I am not whacking the movie, I am just pointing out that there were more errors than was made to believe earlier in this thread.

The argument "it`s a movie" only goes so far! By that logic, why hide the cameramen at all? Why dress up in uniforms? It`s all fake anyway, right?
The makers go through a lot of trouble to give us the most realistic display of a storyline and if they wouldn't the movie would be less enjoyable; right?

I would think, but that may be very naive; that they would have these details checked by outsiders. Factual as well as silly stuff like moving cups on a table in between shots or the shadow of a camera boom etc etc.
But apparently, they don`t! And that´s interesting, considering the budget of these movies.

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Re: Apollo 13 (the movie) thread

Thu Jan 11, 2018 8:58 am

notaxonrotax wrote:
I would think, but that may be very naive; that they would have these details checked by outsiders


Again, the truth, did you notice any of those goofs, or are you relying on others? You know, even when I notice a goof, which I do in movies featuring aircraft, firearms or fire departments, it doesn't detract from the movie at all...because it is a movie and I don't expect Hollywood to have all the expertise to catch it all. Or, even if the expertise is there, sometimes accuracy is sacrificed on the altar of expediency or entertainment.

notaxonrotax wrote:
silly stuff like moving cups on a table in between shots or the shadow of a camera boom


Yeah, that can be annoying, but again, if the overall movie is good, it's no big deal.
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Re: Apollo 13 (the movie) thread

Thu Jan 11, 2018 10:35 am

Airstud wrote:
GDB wrote:
In reality, a 13 second burn, the conversation amounting to Lovell announcing the firing and 13 secs later, announcing it's done. Engine off. Who would believe that? It's all on record though.


Well, not that I know anything about this stuff, but I'd believe it, just off of knowing that NASA astronauts were always the most socks-off-knocking, kick-a__ pilots anyone's ever heard of. (Wasn't that the main selection criterion?)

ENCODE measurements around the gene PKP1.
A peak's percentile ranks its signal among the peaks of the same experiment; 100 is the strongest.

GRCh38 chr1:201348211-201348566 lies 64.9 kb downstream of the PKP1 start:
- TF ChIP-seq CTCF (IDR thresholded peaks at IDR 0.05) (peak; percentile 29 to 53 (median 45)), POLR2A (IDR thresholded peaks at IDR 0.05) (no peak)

I also couldn't buy that Lovell could see the lunar surface when they were round the far side; I thought the whole point of the far side of the moon was that it was in shadow.

And I wonder if Marilyn Lovell's wedding ring slid off in the shower in real life, or if she really had that terrible dream on March 23rd.


Mrs Lovell did indeed lose her wedding ring in a shower the day before the flight.
She was a bit apprehensive about it being Apollo 13 but that is a device to show how Jim had promised her that this 4th flight of his, would be his last. In 1970 Lovell had more time in space than any other, had been to the Moon on Apollo 8 (with no LM with it's engine attached). The poor woman had been through enough and Jim understood this, (theirs was one of only a few marriages that survived the Apollo era).

NASA had already trained/developed procedures for using the LM as a lifeboat, usually they simulated air contamination in the Command Module.
In a similar vein, to fix this they had considered using materials on board, included the scrubbers and hoses to vent the contaminated module and to power down the CSM until they were in a position to power it up and re-enter.
They had not anticipated an explosion in the Service Module however and several days of it effectively being frozen before power up.

So they had some training and procedures to draw on as a basis to help Apollo 13.

Gene Krantz never yelled at his staff, or lost his temper in any way.
Again, showing that fact just would not ring true to most of the audience, assuming they were still awake.

This film was made 25 years after the event, much of the audience would not clearly remember it or been around at all.
The film makers had to try to keep it real but at the same time highlight the massive peril the crew were in.
Tom Hanks is a space nut, the main Astronaut consultant for the film, Dave Scott, (Gemini 8, Apollo 9, Apollo 15), remarked how Hanks sometimes knew more about some of the history than he remembered!
 
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Re: Apollo 13 (the movie) thread

Thu Jan 11, 2018 10:54 am

fr8mech wrote:
notaxonrotax wrote:
I would think, but that may be very naive; that they would have these details checked by outsiders


Again, the truth, did you notice any of those goofs, or are you relying on others? You know, even when I notice a goof, which I do in movies featuring aircraft, firearms or fire departments, it doesn't detract from the movie at all...because it is a movie and I don't expect Hollywood to have all the expertise to catch it all. Or, even if the expertise is there, sometimes accuracy is sacrificed on the altar of expediency or entertainment.